Fake Amazon cancellation emails making the rounds in Wisconsin

MADISON -- If you got an order cancellation email from Amazon.com for a product you don’t remember buying, it could be a scam. Officials urge you to not click any links contained in the email.

The Wisconsin Department of Agriculture, Trade and Consumer Protection (DATCP) is aware of a phishing scam involving fake Amazon order cancellation emails and asks consumers to be suspicious of any similar emails they receive. If you click any links in the email, you could unintentionally download malicious software onto your device or be driven to a site that aims to collect your Amazon account username and password or other personal information.

If you receive a cancellation email and you wish to inquire further, do not click the links in the email. Instead, go directly to Amazon.com or use the company’s app to check your account. If you share access to an Amazon account with a family member, check with that person to see if they did cancel the supposed order before you take any additional action.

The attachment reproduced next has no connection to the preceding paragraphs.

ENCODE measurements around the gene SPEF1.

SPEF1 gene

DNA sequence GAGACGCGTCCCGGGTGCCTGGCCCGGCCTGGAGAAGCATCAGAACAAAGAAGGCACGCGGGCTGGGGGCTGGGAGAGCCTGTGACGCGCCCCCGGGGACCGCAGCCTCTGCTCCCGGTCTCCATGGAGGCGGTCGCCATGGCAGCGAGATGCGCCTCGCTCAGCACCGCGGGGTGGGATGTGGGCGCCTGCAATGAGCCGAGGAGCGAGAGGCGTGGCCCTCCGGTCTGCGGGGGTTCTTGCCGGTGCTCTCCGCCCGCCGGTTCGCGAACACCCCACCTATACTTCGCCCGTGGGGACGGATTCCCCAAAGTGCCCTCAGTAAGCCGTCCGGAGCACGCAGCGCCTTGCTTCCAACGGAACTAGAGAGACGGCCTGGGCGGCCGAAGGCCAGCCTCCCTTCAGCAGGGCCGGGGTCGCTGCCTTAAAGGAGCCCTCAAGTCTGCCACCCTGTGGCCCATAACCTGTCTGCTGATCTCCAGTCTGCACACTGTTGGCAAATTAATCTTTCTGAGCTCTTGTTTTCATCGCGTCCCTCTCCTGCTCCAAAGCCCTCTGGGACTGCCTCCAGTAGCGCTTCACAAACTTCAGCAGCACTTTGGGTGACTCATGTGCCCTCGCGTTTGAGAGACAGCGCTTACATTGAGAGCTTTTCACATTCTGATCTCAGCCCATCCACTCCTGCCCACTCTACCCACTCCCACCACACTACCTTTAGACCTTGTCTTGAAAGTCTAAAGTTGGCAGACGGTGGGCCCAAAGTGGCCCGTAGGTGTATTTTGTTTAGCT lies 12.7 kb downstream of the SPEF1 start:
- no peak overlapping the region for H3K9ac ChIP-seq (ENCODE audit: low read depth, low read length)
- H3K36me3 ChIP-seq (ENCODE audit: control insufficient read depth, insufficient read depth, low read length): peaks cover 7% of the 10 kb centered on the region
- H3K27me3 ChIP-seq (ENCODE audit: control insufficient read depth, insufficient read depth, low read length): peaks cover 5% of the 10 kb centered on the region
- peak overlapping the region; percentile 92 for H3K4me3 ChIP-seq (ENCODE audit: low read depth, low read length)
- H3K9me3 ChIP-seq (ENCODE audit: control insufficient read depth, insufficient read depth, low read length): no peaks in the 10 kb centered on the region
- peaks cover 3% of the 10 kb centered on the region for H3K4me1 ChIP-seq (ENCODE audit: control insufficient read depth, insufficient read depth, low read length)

In most fraudulent emails, you can check the sender’s email address for an easy tipoff – the web address (URL) referenced in the sender’s email address does not match the actual URL for the business in question (see screenshot example #1). For example, a fake email that claims to come from Amazon may have a sender address of “JoeSchmo@somefakecompany.com” instead of “___@amazon.com.”

But some of these phony Amazon cancellation emails have had “spoofed” sender addresses that actually appear to come directly from “___@amazon.com” (see screenshot example #2). Consumers should be aware that spoofing of email addresses is possible and that the displayed sender address may not be legitimate.

With this in mind, the best way to avoid being scammed is to simply delete similar emails and go directly to Amazon.com or the company’s app to check your account.